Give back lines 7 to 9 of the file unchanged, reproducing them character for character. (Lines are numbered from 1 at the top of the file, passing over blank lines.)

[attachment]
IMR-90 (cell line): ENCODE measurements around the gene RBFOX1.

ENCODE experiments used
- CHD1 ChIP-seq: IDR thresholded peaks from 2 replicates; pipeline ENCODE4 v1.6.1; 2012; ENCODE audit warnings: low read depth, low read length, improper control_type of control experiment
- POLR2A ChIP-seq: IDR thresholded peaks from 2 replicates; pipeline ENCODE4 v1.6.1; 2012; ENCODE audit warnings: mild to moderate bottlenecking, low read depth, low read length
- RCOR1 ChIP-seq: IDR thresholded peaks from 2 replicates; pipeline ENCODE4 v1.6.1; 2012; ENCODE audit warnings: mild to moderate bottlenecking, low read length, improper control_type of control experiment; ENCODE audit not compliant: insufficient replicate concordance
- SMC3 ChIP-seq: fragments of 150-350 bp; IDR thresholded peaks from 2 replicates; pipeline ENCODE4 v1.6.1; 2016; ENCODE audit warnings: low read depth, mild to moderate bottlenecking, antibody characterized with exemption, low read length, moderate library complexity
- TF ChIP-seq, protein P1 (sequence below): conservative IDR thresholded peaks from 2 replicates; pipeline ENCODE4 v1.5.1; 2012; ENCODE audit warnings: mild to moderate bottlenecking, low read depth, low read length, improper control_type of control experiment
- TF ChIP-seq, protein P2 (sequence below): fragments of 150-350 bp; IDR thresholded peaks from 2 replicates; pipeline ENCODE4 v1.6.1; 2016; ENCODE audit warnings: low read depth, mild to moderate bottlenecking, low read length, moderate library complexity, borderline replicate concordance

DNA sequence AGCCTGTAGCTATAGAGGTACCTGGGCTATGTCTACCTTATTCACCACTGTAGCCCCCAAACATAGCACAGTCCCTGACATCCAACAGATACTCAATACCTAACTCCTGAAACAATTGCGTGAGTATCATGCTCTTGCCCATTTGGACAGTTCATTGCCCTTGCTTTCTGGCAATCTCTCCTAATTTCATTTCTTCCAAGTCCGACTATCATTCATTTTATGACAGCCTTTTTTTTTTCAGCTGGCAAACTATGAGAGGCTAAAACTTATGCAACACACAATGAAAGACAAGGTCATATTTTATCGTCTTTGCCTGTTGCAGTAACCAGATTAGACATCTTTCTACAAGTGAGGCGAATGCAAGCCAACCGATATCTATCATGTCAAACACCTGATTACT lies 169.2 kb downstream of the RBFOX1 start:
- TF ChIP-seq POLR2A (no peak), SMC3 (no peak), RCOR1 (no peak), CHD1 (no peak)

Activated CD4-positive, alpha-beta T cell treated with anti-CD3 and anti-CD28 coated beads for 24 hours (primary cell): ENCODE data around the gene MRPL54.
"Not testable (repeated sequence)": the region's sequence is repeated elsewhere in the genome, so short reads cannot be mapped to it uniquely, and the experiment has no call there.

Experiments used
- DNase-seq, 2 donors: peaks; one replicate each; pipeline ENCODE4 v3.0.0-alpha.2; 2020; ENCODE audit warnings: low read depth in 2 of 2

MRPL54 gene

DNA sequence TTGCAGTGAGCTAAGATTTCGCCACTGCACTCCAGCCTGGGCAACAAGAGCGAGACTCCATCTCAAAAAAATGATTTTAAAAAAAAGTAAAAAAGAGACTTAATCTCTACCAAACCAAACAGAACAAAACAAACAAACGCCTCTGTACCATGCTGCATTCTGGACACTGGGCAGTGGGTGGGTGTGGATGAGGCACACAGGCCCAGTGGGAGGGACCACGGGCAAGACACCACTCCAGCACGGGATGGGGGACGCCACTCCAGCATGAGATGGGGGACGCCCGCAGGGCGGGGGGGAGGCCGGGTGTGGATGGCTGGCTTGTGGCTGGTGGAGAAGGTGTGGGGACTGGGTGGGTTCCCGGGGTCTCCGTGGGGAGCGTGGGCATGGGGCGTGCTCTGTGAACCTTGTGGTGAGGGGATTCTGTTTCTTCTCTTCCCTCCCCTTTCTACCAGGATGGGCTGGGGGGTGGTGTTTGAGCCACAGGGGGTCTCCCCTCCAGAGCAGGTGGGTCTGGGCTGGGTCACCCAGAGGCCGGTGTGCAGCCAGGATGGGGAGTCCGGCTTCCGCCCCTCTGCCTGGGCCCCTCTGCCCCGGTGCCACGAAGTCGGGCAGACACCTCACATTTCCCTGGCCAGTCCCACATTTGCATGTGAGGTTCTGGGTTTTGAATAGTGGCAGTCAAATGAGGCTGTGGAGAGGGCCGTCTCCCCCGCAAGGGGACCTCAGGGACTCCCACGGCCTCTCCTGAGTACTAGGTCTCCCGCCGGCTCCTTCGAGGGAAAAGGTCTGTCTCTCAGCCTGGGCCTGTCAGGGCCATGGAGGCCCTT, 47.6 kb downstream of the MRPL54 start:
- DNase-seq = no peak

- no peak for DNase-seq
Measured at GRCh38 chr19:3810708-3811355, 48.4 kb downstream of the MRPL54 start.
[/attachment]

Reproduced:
- TF ChIP-seq, protein P1 (sequence below): conservative IDR thresholded peaks from 2 replicates; pipeline ENCODE4 v1.5.1; 2012; ENCODE audit warnings: mild to moderate bottlenecking, low read depth, low read length, improper control_type of control experiment
- TF ChIP-seq, protein P2 (sequence below): fragments of 150-350 bp; IDR thresholded peaks from 2 replicates; pipeline ENCODE4 v1.6.1; 2016; ENCODE audit warnings: low read depth, mild to moderate bottlenecking, low read length, moderate library complexity, borderline replicate concordance

DNA sequence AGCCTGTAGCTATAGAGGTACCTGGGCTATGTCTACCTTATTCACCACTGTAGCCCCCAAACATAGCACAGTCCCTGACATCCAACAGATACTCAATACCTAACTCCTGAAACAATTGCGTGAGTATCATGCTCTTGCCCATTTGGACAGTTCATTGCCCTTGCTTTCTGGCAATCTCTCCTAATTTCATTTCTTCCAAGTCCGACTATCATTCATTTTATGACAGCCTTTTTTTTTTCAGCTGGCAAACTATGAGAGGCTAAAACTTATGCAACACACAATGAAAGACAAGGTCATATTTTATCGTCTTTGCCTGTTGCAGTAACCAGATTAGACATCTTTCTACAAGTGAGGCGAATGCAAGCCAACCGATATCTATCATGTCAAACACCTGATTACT lies 169.2 kb downstream of the RBFOX1 start: